Study of flowers with two types of anthers solves mystery that baffled Darwin.
Some flowers use a clever strategy to ensure effective pollination by bees, doling out pollen gradually from two different sets of anthers.
Most flowering plants depend on pollinators such as bees to transfer pollen from the male anthers of one flower to the female stigma of another flower, enabling fertilization and the production of fruits and seeds. Bee pollination, however, involves an inherent conflict of interest, because bees are only interested in pollen as a food source.
“The bee and the plant have different goals, so plants have evolved ways to optimize the behavior of bees to maximize the transfer of pollen between flowers,” explained Kathleen Kay, associate professor of ecology and evolutionary biology at UC Santa Cruz.
In a study published December 23 in Proceedings of the Royal Society B, Kay’s team described a pollination strategy involving flowers with two distinct sets of anthers that differ in color, size, and position. Darwin was mystified by such flowers, lamenting in a letter that he had “wasted enormous effort over them, and cannot yet get a glimpse of the meaning of the parts.”
For years, the only explanation put forth for this phenomenon, called heteranthery, was that one set of anthers is specialized for attracting and feeding bees, while a less conspicuous set of anthers surreptitiously dusts them with pollen for transfer to another flower. This “division of labor” hypothesis has been tested in various species, and although it does seem to apply in a few cases, many studies have failed to confirm it.
The new study proposes a different explanation and shows how it works in species of wildflowers in the genus Clarkia. Through a variety of greenhouse and field experiments, Kay’s team showed that heteranthery in Clarkia is a way for flowers to gradually present their pollen to bees over multiple visits.
“What’s happening is the anthers open at different times, so the plant is doling out pollen to the bees gradually,” Kay said.
This “pollen dosing” strategy is a way of getting the bees to move on to another flower without stopping to groom the pollen off their bodies and pack it away for delivery to their nest. Bees are highly specialized for pollen feeding, with hairs on their bodies that attract pollen electrostatically, stiff hairs on their legs for grooming, and structures for storing pollen on their legs or bodies.
“If a flower doses a bee with a ton of pollen, the bee is in pollen heaven and it will start grooming and then go off to feed its offspring without visiting another flower,” Kay said. “So plants have different mechanisms for doling out pollen gradually. In this case, the flower is hiding some anthers and gradually revealing them to pollinators, and that limits how much pollen a bee can remove in each visit.”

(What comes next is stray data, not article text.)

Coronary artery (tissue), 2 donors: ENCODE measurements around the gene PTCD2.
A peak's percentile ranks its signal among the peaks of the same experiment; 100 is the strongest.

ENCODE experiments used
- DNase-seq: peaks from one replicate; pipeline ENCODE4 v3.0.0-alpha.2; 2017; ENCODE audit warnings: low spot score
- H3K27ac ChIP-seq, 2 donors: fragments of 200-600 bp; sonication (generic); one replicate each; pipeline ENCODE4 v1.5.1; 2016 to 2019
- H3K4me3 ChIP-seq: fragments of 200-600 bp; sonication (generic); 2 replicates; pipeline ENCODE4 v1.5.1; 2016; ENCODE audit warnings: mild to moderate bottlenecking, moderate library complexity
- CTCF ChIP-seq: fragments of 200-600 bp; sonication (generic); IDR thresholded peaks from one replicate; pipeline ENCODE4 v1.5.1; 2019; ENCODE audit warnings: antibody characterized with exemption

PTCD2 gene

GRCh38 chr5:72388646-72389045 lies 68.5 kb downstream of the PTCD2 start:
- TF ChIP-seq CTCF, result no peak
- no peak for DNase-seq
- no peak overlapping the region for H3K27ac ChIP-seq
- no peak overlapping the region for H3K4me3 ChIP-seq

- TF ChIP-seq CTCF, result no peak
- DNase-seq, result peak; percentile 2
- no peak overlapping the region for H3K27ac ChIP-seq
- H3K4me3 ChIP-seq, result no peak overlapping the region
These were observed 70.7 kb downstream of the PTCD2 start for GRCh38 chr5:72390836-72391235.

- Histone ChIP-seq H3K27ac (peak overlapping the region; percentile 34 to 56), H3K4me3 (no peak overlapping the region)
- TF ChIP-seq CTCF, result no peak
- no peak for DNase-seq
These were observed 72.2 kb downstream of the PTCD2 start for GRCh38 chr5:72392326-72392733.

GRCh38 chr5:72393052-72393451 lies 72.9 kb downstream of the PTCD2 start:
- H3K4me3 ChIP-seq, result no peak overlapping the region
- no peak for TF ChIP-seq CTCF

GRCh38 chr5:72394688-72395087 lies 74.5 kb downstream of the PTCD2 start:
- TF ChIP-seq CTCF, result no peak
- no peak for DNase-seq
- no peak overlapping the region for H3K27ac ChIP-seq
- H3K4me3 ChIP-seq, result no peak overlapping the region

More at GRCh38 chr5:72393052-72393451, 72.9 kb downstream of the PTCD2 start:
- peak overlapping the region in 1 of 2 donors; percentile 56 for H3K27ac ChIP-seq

There are about 41 species of Clarkia in California, and about half of them have two types of anthers. These tend to be pollinated by specialized species of native solitary bees. Kay’s team focused on bee pollination in two species of Clarkia, C. unguiculata (elegant clarkia) and C. cylindrica (speckled clarkia).
In these and other heterantherous clarkias, an inner whorl of anthers stands erect in the center of the flower, is visually conspicuous, and matures early, releasing its pollen first. An inconspicuous outer whorl lies back against the petals until after the inner anthers have opened. The outer anthers then move toward the center of the flower and begin to release their pollen gradually. A few days later, the stigma becomes erect and sticky, ready to receive pollen from another flower.
“In the field, you can see flowers in different stages, and using time-lapse photography we could see the whole sequence of events in individual flowers,” Kay said.
The division of labor hypothesis requires both sets of anthers to be producing pollen at the same time. Kay said she decided to investigate heteranthery after observing clarkia flowers at a field site and realizing that explanation didn’t fit. “I could see some flowers where one set was active, and some where the other set was active, but no flowers where both were active at the same time,” she said.
In C. cylindrica, the two sets of anthers produce pollen with different colors, which enabled the researchers to track where it was going. Their experiments showed that pollen from both sets of anthers was collected for food and was also being transferred between flowers, contradicting the division of labor hypothesis.
“The color difference was convenient, because otherwise it’s very hard to track pollen,” Kay said. “We showed that bees are collecting and transporting pollen from both kinds of anthers, so they are not specialized for different functions.”
Kay said she didn’t realize how much time Darwin had spent puzzling over heteranthery until she started studying it herself. “He figured out so many things, it’s hard to find a case where he didn’t figure it out,” she said. Darwin might have been on the right track, though. Shortly before his death, he requested seeds of C. unguiculata to use in experiments.
Reference: “Darwin’s vexing contrivance: a new hypothesis for why some flowers have two kinds of anther” by Kathleen M. Kay, Tania Jogesh, Diana Tataru and Sami Akiba, 23 December 2020, Proceedings of the Royal Society B.
In addition to Kay, the coauthors of the paper include postdoctoral scholar Tania Jogesh and two UCSC undergraduates, Diana Tataru and Sami Akiba. Both students completed senior theses on their work and were supported by UCSC’s Norris Center for Natural History.
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